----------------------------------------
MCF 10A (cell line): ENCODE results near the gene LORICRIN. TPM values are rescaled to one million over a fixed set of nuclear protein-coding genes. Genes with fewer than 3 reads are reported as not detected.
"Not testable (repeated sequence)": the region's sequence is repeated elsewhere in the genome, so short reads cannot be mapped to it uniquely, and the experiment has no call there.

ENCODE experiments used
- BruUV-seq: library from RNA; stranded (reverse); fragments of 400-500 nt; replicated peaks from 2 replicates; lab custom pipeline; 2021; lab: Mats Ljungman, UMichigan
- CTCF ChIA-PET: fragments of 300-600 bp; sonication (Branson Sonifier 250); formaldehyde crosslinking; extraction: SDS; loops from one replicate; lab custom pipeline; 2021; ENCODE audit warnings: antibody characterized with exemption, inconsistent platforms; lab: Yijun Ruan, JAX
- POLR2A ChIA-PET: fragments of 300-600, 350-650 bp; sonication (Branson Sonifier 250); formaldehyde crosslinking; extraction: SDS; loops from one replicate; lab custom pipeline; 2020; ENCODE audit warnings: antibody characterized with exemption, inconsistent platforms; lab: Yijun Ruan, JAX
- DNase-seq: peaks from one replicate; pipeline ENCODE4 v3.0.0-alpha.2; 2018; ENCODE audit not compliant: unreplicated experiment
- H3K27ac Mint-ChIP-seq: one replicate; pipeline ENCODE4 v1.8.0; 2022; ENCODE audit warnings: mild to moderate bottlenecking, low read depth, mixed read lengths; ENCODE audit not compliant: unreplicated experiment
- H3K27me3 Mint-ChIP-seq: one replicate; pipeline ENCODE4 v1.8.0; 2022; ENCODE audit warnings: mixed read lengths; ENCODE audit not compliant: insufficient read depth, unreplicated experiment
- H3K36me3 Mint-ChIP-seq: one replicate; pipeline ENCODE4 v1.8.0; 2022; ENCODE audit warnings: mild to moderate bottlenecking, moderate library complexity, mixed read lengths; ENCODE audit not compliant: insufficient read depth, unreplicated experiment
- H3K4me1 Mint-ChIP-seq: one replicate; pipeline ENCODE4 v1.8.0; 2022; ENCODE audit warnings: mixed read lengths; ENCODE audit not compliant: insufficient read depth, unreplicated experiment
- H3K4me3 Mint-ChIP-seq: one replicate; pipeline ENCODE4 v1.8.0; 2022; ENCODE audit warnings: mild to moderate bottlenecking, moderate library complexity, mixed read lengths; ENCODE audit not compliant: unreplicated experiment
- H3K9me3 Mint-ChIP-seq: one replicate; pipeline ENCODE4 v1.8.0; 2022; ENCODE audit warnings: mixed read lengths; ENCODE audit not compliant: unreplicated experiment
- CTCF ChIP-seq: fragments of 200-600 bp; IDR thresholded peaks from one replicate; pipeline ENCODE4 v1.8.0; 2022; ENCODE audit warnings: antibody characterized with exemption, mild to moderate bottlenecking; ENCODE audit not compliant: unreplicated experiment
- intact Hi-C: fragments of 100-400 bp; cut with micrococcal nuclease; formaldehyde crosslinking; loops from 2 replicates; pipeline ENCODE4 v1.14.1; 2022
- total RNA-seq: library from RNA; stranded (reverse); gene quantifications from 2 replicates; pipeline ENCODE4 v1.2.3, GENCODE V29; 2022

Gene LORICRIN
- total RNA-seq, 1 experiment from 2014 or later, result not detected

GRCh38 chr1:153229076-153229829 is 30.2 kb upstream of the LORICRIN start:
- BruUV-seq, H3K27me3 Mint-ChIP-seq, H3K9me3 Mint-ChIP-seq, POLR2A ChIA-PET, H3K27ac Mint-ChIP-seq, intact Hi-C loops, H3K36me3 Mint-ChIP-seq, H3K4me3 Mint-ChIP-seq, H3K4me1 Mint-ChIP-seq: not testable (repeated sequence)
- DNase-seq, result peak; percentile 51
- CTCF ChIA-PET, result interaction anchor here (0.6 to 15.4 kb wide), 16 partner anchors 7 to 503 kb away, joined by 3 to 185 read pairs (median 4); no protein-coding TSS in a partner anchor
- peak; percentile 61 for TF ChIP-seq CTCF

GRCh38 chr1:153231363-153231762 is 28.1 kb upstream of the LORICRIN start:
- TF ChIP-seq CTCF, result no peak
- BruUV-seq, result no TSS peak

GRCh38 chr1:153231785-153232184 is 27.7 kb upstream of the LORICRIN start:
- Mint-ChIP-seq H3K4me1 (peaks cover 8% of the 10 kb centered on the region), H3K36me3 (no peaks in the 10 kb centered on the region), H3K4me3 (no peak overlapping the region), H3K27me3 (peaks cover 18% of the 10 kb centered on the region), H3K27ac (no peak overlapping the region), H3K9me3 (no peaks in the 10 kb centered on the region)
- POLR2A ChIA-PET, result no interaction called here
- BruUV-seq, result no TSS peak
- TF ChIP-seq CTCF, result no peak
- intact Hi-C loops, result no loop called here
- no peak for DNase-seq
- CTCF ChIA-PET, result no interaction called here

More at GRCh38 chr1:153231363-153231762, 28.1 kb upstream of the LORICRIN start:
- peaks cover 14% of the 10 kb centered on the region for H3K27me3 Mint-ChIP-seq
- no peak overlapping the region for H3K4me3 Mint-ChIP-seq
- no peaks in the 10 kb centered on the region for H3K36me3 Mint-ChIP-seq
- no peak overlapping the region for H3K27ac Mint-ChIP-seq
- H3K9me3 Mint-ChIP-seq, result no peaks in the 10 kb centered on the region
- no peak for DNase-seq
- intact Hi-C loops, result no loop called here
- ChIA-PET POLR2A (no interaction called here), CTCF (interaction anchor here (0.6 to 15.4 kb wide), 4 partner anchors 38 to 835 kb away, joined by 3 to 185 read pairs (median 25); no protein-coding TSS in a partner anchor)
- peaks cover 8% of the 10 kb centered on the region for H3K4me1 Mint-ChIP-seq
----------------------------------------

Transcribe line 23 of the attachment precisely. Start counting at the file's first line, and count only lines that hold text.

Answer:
- peak; percentile 61 for TF ChIP-seq CTCF